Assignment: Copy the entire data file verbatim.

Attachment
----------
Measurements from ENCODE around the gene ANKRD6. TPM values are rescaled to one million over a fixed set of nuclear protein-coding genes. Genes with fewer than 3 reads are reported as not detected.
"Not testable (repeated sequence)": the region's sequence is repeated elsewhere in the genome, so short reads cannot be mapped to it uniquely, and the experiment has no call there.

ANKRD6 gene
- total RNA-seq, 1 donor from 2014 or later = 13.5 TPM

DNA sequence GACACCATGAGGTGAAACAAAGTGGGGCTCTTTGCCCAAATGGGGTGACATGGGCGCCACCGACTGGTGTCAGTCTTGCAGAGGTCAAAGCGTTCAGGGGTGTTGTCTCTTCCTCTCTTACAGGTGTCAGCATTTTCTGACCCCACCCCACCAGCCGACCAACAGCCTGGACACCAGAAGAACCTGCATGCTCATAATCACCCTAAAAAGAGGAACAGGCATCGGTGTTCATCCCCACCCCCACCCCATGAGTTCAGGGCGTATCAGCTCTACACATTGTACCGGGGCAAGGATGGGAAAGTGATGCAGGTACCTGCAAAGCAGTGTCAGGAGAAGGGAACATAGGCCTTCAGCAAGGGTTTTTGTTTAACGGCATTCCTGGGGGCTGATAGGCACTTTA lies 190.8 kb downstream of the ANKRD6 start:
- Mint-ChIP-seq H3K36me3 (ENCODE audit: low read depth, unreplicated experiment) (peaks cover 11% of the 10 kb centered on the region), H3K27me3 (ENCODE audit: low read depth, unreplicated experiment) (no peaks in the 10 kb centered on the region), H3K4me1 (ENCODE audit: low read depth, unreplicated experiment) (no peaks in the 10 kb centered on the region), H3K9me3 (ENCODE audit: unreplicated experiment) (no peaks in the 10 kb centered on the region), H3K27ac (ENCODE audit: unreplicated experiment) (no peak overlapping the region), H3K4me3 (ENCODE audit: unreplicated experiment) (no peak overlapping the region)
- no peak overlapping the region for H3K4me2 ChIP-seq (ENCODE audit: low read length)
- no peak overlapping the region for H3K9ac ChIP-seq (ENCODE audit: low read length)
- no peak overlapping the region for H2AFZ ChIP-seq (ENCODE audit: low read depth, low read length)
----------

Measurements from ENCODE around the gene ANKRD6. TPM values are rescaled to one million over a fixed set of nuclear protein-coding genes. Genes with fewer than 3 reads are reported as not detected.
"Not testable (repeated sequence)": the region's sequence is repeated elsewhere in the genome, so short reads cannot be mapped to it uniquely, and the experiment has no call there.

ANKRD6 gene
- total RNA-seq, 1 donor from 2014 or later = 13.5 TPM

DNA sequence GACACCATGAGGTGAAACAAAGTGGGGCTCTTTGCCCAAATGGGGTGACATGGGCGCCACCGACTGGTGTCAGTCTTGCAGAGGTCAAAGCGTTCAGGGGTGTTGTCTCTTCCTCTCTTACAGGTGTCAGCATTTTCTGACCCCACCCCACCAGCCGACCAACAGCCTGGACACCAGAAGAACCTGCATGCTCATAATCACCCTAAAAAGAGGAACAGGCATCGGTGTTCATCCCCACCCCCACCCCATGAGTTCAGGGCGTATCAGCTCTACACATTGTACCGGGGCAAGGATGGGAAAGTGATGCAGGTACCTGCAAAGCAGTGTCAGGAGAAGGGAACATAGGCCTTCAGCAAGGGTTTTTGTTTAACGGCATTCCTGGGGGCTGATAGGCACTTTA lies 190.8 kb downstream of the ANKRD6 start:
- Mint-ChIP-seq H3K36me3 (ENCODE audit: low read depth, unreplicated experiment) (peaks cover 11% of the 10 kb centered on the region), H3K27me3 (ENCODE audit: low read depth, unreplicated experiment) (no peaks in the 10 kb centered on the region), H3K4me1 (ENCODE audit: low read depth, unreplicated experiment) (no peaks in the 10 kb centered on the region), H3K9me3 (ENCODE audit: unreplicated experiment) (no peaks in the 10 kb centered on the region), H3K27ac (ENCODE audit: unreplicated experiment) (no peak overlapping the region), H3K4me3 (ENCODE audit: unreplicated experiment) (no peak overlapping the region)
- no peak overlapping the region for H3K4me2 ChIP-seq (ENCODE audit: low read length)
- no peak overlapping the region for H3K9ac ChIP-seq (ENCODE audit: low read length)
- no peak overlapping the region for H2AFZ ChIP-seq (ENCODE audit: low read depth, low read length)